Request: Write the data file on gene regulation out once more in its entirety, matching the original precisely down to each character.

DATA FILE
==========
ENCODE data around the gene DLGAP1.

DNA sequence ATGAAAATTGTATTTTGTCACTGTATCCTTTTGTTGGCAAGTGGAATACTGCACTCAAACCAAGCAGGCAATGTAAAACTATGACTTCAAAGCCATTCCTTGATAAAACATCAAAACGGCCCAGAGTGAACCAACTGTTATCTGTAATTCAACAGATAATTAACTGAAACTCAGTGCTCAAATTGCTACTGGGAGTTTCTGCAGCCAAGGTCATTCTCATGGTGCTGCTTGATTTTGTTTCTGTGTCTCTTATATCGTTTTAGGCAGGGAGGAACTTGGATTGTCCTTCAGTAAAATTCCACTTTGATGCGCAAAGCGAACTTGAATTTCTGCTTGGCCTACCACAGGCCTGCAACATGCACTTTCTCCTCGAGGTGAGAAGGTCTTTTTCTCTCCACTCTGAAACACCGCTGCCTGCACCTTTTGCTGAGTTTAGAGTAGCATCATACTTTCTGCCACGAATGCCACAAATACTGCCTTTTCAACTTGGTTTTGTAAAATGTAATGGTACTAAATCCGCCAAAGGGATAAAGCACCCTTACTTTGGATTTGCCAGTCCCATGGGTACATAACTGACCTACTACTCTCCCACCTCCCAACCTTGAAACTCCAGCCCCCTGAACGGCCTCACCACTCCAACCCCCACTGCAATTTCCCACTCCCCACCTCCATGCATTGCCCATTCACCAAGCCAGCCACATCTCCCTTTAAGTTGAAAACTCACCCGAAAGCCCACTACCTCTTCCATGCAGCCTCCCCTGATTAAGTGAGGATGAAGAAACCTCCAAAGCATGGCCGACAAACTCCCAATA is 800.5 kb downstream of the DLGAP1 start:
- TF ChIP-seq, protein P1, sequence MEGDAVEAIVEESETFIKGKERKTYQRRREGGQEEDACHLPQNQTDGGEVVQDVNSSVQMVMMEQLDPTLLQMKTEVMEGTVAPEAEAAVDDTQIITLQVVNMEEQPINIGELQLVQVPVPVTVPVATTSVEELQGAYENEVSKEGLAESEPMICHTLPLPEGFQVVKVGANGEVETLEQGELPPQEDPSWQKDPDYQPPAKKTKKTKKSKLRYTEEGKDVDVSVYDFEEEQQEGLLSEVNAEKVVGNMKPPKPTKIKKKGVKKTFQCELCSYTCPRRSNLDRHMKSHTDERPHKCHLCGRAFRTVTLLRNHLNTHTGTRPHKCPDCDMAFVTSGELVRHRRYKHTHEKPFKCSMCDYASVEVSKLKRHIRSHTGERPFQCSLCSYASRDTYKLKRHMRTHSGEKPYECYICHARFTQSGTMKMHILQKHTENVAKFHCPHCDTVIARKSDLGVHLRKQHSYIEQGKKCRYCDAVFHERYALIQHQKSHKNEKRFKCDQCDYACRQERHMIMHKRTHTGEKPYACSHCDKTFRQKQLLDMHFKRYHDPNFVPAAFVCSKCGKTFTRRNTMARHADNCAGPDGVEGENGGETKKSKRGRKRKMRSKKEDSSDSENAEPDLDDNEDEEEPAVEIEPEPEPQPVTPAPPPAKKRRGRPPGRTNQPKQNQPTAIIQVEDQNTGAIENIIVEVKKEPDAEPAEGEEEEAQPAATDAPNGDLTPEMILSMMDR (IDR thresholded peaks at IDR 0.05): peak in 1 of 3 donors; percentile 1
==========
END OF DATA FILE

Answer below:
ENCODE data around the gene DLGAP1.

DNA sequence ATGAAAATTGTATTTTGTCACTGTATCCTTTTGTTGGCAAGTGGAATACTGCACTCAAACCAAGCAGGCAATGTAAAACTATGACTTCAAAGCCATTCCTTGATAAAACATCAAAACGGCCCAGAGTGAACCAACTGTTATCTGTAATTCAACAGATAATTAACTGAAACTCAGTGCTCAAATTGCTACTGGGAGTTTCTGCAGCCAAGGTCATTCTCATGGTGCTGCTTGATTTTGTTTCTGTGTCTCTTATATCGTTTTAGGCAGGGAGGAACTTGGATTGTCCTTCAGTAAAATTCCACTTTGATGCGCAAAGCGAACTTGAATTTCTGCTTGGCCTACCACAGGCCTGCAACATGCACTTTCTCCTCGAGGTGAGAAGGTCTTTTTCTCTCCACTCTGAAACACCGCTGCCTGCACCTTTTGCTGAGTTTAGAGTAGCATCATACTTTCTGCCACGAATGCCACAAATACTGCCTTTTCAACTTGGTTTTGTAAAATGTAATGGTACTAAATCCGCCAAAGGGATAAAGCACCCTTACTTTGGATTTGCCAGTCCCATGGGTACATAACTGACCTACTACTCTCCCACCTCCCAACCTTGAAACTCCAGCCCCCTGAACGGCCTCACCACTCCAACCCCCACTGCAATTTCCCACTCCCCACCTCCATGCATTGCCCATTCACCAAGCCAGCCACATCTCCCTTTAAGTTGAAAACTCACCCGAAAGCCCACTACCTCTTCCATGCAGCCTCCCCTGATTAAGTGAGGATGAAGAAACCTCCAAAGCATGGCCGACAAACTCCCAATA is 800.5 kb downstream of the DLGAP1 start:
- TF ChIP-seq, protein P1, sequence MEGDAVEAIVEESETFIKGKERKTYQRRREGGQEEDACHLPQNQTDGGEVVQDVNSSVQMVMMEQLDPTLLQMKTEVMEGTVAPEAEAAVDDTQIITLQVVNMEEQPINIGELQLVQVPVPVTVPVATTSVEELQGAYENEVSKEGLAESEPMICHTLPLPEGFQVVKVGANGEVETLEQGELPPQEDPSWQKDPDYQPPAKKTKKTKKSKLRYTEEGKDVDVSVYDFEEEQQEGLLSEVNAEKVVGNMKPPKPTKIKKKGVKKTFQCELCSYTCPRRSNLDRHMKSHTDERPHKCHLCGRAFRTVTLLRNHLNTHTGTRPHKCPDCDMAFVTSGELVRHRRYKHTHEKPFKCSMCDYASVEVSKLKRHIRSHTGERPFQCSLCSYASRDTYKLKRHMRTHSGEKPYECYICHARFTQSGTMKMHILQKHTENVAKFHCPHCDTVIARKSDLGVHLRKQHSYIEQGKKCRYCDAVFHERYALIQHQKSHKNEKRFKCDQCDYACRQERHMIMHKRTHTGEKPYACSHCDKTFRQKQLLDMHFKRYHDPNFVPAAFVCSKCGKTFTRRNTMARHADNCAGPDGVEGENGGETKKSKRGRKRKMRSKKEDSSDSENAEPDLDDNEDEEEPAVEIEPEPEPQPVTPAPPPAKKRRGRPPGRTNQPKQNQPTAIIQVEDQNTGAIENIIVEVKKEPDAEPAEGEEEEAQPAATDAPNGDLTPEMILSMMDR (IDR thresholded peaks at IDR 0.05): peak in 1 of 3 donors; percentile 1